The Food and Drug Administration proposed on Monday new guidelines to fight the growing opioid epidemic that’s hitting the U.S., and pledged to make it its priority.
FDA Commissioner Scott Gottlieb announced plans to require manufacturers of immediate-release painkillers to provide thorough education for physicians and health care professionals who prescribe these drugs.
The announcements were part of the opening statement of a two-day FDA meeting on painkiller abuse. Painkiller prescriptions account for 90 percent of the opioids prescribed in the United States, and some of the compounds include dangerous opioids like hydrocodone or combinations such as oxycodone with acetaminophen.
FDA will require training to prescribe extended-release opioid painkillers
Gottlieb noted that, for the time being, only makers of extended-release painkillers, which account for the remaining 10 percent of prescriptions, are required to provide training.
“America is simply awash in immediate-release opioid products,” said Gottlieb.
He noted that the new training requirements would aim at making sure that prescriptions are for patients who actually need them and under appropriate clinical circumstances.
The FDA will also survey doctors to ensure the term “abuse deterrent” isn’t giving a false sense of security that these drugs are less likely to lead to addiction than pills without that designation. Gottlieb noted that while abuse-deterrent versions of painkillers are manufactured to be harder to crush, snort or inject, the FDA doesn’t want to convey a perception that these versions are less prone to fueling addiction because they’re not.
Although the FDA does not require doctors to undergo the training currently, Gottlieb said he wants to pursue that possibility.
“Based on the feedback we’ve received from two public meetings over the past year, we’re actively exploring the question of whether, in the future, there should be mandatory provider education, and how we’d operationalize such a condition,” he said.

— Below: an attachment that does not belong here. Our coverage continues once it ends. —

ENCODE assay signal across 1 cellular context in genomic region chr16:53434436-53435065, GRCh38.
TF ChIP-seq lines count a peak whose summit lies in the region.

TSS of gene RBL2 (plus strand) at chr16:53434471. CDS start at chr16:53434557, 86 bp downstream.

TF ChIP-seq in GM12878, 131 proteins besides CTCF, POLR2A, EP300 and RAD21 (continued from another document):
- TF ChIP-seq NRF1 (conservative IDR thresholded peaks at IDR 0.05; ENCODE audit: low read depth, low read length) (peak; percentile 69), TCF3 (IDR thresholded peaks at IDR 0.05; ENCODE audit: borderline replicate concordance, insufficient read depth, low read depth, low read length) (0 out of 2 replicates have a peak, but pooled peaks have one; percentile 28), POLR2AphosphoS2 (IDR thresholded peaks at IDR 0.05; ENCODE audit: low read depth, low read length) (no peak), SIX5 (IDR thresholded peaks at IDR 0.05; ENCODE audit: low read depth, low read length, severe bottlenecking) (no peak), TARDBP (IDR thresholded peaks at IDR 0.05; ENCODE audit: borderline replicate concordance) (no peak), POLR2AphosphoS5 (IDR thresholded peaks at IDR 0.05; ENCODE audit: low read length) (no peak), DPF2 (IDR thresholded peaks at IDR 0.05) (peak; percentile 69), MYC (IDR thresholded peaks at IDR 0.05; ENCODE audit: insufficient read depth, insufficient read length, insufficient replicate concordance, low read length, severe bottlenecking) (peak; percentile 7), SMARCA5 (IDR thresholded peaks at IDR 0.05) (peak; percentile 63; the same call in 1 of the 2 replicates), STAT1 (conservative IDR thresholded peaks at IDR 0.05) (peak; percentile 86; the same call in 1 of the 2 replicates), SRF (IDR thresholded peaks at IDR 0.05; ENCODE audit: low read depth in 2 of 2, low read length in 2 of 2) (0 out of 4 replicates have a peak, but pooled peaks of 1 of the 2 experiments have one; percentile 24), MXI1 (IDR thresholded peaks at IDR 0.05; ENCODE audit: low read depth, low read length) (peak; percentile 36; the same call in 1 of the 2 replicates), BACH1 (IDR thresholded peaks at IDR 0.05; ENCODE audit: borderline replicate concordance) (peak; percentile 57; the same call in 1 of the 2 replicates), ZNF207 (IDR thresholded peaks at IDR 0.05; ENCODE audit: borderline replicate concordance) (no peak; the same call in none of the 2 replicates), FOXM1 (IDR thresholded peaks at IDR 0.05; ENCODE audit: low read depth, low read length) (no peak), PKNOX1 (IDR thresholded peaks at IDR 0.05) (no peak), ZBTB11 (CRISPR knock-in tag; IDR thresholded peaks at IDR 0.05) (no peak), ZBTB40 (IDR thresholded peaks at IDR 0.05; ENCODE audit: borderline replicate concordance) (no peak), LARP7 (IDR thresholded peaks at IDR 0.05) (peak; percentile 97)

The commissioner that most people who become addicted to opioid painkillers will eventually move on to look higher dose formulations of these compounds or they’ll seek illicit street drugs that are “increasingly the low-cost alternatives.”
Endo International Plc halted sales of its addictive painkiller Opana ER
The agency has been taking measures against pharmaceutical companies, too, as the opioid epidemic continues to claim lives around the country. Last week, Endo International Plc complied with FDA’s request to halt U.S. sales of its powerful opioid painkiller Opana ER.
The FDA had said the abuse-deterrent version of the painkiller was linked to an outbreak of HIV and hepatitis C after users would inject it for a more potent high and share used needles. That marked the first time the FDA asked for the removal of an opioid from the market because of a public health consequence of abuse.
A court filing against Endo and Purdue Pharma, another pharmaceutical manufacturer, were also added last week to a lawsuit from 2014 by two counties in California. The lawsuits were filed as an effort to make the drug companies pay for the cost of addressing the opioid crisis.
Gottlieb also noted the agency would examine whether it should take action to reduce the number of 30-day prescriptions that are issued for pain related conditions that don’t need a whole month’s supply, such as dental procedures.